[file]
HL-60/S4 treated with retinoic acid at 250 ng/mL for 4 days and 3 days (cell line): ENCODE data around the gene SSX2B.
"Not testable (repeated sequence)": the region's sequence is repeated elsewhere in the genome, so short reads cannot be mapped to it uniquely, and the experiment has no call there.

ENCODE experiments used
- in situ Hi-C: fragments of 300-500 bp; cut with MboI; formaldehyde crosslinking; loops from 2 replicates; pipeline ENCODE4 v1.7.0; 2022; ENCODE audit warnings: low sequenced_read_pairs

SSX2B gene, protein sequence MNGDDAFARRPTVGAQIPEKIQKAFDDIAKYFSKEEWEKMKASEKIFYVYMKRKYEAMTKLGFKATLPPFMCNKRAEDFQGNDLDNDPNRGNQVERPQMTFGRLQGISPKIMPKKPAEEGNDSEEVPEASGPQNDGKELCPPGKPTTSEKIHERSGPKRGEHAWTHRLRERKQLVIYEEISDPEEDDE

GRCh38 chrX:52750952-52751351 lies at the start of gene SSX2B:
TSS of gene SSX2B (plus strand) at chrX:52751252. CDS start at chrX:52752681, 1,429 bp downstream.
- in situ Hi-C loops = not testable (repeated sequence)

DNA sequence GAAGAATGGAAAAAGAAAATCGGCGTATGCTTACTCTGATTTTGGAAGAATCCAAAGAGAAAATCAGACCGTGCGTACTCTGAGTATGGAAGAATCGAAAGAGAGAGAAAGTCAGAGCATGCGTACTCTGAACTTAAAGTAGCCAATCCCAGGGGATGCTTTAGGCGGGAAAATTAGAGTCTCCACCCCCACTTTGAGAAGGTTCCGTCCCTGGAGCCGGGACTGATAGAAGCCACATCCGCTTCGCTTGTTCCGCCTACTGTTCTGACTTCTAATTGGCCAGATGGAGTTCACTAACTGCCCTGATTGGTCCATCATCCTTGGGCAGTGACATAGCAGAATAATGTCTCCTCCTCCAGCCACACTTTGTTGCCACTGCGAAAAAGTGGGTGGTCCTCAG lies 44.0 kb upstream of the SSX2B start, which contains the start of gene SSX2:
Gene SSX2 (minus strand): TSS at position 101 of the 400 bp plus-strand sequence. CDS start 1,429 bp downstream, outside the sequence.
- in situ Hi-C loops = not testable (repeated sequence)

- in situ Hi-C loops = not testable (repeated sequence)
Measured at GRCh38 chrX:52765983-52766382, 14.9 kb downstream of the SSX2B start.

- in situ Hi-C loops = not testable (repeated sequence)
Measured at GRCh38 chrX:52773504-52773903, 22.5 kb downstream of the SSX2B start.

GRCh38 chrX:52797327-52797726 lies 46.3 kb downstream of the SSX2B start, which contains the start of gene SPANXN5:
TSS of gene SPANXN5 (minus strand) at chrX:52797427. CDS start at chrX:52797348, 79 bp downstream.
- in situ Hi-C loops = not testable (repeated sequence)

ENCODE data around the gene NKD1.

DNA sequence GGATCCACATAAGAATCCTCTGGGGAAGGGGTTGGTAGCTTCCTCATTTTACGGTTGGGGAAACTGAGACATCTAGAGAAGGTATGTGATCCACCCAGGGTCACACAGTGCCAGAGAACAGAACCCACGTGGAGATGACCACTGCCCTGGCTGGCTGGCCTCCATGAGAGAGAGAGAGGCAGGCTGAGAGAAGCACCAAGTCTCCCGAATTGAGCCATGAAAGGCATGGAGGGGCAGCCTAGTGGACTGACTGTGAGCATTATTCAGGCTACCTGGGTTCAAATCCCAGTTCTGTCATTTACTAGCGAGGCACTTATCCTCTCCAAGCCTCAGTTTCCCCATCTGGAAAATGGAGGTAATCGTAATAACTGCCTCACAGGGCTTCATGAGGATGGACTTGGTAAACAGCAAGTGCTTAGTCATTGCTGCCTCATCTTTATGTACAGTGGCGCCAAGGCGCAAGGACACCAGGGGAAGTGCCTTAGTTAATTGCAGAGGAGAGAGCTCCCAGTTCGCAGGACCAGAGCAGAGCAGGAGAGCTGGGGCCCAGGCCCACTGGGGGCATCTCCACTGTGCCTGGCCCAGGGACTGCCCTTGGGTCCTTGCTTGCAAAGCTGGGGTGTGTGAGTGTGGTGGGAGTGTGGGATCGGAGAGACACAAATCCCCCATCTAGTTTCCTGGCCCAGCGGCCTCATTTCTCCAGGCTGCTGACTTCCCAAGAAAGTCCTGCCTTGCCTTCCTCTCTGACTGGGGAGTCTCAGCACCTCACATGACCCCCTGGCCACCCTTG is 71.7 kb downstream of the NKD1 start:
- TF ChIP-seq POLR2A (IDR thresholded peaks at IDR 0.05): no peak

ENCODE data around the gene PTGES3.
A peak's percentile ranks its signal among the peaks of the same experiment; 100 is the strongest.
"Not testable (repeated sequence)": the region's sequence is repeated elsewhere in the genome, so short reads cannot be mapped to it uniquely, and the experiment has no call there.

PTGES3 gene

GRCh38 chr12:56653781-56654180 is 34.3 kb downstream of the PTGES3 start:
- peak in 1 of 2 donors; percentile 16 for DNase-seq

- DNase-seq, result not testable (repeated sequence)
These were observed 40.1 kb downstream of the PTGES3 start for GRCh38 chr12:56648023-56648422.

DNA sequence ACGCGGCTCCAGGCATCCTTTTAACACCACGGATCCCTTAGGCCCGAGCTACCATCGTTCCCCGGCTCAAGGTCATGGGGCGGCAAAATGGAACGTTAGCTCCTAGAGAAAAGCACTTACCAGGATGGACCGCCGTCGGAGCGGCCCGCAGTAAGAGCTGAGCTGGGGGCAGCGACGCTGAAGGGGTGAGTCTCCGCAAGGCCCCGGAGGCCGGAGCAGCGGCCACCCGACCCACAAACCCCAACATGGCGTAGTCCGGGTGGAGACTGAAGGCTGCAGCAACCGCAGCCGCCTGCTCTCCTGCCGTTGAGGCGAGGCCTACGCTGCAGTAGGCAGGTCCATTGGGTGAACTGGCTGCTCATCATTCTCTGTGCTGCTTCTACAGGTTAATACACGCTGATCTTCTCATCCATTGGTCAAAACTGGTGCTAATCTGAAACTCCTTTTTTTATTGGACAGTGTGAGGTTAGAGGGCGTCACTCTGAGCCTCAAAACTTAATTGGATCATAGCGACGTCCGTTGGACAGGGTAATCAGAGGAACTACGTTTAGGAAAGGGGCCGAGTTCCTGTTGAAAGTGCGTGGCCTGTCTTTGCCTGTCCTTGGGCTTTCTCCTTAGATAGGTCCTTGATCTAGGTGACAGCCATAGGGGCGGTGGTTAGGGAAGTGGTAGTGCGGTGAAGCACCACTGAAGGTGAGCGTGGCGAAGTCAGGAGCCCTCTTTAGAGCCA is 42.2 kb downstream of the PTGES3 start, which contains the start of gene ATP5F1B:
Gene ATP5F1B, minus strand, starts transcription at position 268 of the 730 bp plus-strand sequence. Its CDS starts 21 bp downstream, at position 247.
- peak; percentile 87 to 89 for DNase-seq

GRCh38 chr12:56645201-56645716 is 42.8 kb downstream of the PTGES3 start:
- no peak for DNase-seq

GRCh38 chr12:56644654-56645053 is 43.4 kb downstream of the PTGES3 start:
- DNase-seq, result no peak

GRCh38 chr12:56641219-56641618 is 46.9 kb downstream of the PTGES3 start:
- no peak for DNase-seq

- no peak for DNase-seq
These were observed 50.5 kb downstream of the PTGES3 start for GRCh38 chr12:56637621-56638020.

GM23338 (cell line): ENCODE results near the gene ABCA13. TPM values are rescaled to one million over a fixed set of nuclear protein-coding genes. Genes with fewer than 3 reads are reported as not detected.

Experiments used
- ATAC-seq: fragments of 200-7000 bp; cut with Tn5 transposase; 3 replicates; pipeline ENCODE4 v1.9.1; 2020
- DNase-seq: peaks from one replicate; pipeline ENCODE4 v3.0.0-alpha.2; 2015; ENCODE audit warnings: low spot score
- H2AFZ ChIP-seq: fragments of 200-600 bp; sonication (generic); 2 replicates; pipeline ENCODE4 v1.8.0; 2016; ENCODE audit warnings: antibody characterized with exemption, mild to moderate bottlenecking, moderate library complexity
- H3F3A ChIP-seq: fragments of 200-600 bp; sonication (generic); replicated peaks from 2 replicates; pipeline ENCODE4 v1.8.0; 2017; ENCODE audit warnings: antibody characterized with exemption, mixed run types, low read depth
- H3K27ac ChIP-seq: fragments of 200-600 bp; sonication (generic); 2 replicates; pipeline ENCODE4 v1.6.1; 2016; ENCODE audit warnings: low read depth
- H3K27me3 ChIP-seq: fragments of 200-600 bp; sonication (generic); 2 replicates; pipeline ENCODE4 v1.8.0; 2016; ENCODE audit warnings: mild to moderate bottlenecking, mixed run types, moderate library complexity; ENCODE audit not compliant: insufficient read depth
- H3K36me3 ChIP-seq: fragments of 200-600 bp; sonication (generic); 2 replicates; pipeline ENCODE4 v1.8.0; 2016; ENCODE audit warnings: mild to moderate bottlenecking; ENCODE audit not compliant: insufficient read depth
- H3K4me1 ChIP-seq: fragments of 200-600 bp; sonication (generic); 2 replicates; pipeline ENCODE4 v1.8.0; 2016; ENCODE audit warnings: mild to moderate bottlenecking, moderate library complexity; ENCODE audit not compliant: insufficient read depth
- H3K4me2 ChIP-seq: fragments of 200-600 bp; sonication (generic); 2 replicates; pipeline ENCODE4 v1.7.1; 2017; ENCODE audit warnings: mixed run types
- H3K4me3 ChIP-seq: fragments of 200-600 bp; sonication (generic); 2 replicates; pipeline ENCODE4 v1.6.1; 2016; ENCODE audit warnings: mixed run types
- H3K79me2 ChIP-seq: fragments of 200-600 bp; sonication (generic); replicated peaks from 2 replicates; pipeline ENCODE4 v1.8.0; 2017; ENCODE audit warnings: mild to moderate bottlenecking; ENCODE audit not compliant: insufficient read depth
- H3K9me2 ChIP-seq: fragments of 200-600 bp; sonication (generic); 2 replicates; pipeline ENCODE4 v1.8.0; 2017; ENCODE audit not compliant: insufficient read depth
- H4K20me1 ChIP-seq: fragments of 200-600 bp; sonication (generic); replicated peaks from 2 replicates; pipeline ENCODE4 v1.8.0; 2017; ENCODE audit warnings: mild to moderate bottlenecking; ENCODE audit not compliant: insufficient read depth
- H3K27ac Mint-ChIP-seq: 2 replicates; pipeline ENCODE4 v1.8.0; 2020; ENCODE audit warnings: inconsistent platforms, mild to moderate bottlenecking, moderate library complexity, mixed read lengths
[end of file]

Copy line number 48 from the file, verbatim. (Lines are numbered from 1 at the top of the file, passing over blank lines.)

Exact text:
- H3K27me3 ChIP-seq: fragments of 200-600 bp; sonication (generic); 2 replicates; pipeline ENCODE4 v1.8.0; 2016; ENCODE audit warnings: mild to moderate bottlenecking, mixed run types, moderate library complexity; ENCODE audit not compliant: insufficient read depth